Taking full advantage of the terrific spring weather on Saturday, we hiked to and beyond Bear Creek Falls on the Bitterroots. Only a short and relatively easy 1.5 miles from the trailhead, Bear Creek Falls is one of the most picturesque waterfalls in the Bitterroot Mountains of Montana. I have made the trip to this… Read more »

Spring Arrives in the Rockies

This past weekend was definitely the start of the Montana spring with sun, rain, and snow…you know, spring in the Bitterroot. The Lee Metcalf NWR was alive with Great Horned Owls hooting and Red-winged Blackbirds carrying on.

  • Featured, Herping

    The Scaly Lifer – Western Fence Lizard

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    “There it is!”, I exclaimed as the brakes pounded down against the floorboard. A large lizard basking itself near the top of a lichen-encrusted boulder. Large by lizard standards (~8 inches) and thickly bodied, it was much more so than I had expected. Overjoyed to finally find this reptilian, the Western Fence Lizard, a sense… Read more »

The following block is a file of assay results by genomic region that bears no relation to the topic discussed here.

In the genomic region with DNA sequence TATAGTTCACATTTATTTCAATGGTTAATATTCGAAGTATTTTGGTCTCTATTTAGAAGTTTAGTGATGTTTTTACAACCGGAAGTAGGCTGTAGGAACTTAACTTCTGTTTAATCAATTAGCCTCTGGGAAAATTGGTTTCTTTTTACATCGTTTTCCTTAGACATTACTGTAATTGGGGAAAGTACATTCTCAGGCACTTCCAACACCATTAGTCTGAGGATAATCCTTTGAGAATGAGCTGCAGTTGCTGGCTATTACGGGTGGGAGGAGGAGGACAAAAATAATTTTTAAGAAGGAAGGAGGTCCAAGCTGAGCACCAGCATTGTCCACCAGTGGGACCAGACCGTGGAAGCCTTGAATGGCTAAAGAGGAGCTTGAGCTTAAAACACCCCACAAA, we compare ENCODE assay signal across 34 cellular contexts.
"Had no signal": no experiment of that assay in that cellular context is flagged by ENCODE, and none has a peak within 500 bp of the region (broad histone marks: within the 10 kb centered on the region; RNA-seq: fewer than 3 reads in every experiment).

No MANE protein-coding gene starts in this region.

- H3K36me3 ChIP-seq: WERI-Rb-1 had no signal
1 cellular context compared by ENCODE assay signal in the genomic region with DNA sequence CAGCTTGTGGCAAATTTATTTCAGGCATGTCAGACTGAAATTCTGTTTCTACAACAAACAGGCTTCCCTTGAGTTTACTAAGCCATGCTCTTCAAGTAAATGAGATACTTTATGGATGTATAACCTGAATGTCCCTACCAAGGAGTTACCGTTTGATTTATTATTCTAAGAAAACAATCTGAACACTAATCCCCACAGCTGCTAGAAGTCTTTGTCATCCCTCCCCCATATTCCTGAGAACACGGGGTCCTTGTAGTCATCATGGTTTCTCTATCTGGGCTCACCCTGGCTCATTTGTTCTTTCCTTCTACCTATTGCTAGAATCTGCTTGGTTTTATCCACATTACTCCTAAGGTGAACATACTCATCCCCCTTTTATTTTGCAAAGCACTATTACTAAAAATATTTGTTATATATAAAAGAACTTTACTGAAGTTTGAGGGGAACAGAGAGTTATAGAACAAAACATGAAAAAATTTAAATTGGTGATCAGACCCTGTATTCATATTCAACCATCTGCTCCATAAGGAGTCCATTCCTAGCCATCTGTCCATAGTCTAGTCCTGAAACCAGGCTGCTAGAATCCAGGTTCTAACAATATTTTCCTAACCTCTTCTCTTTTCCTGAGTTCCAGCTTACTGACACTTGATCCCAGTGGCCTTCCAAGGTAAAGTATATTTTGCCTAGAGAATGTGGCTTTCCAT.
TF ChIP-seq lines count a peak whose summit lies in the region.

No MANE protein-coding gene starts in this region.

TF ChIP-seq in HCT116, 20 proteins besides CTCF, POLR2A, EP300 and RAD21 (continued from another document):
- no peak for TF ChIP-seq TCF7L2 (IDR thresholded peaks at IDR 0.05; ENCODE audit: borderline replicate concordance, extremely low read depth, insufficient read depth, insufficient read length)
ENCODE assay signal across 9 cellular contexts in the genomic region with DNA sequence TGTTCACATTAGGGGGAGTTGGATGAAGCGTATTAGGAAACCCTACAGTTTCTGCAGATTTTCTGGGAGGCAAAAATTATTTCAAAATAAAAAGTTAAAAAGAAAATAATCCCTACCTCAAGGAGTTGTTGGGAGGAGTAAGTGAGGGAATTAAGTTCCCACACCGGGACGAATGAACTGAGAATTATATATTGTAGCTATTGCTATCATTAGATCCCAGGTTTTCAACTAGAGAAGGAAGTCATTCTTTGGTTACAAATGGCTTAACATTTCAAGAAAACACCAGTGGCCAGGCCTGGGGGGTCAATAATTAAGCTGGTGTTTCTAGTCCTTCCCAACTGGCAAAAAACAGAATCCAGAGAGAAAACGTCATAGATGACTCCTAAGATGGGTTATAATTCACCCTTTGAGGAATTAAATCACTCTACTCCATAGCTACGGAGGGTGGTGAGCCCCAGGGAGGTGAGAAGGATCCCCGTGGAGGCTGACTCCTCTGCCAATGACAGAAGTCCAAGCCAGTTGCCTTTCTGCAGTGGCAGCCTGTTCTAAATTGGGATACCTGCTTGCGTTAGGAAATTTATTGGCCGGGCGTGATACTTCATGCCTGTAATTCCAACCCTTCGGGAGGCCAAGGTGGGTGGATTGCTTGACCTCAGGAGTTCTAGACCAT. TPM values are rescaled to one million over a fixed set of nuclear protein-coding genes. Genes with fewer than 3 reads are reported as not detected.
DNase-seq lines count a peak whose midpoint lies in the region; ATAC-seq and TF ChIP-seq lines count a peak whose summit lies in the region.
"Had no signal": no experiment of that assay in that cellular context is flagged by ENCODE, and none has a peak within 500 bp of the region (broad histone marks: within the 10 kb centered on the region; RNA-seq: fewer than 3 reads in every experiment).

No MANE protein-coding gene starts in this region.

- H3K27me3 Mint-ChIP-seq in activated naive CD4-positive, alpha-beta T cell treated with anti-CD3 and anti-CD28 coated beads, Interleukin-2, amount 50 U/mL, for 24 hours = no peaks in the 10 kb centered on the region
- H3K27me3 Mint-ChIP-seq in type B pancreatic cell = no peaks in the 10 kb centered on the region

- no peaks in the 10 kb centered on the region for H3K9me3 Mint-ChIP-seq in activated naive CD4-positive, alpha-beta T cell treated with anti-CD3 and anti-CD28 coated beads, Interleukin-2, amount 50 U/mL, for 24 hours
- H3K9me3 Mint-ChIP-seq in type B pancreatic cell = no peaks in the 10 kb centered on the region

• Dharma

    Preparing the Garden of 1000 Buddhas

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    This past Saturday, Vida and I joined a group of others to help prepare the Garden of 1000 Buddhas for July Retreat to be led by Tulku Sang-ngag Rinpoche. This place has a special energy about it, and with each passing day this vibration seems to only increase as the Garden approaches completion. These images hopefully do… Read more »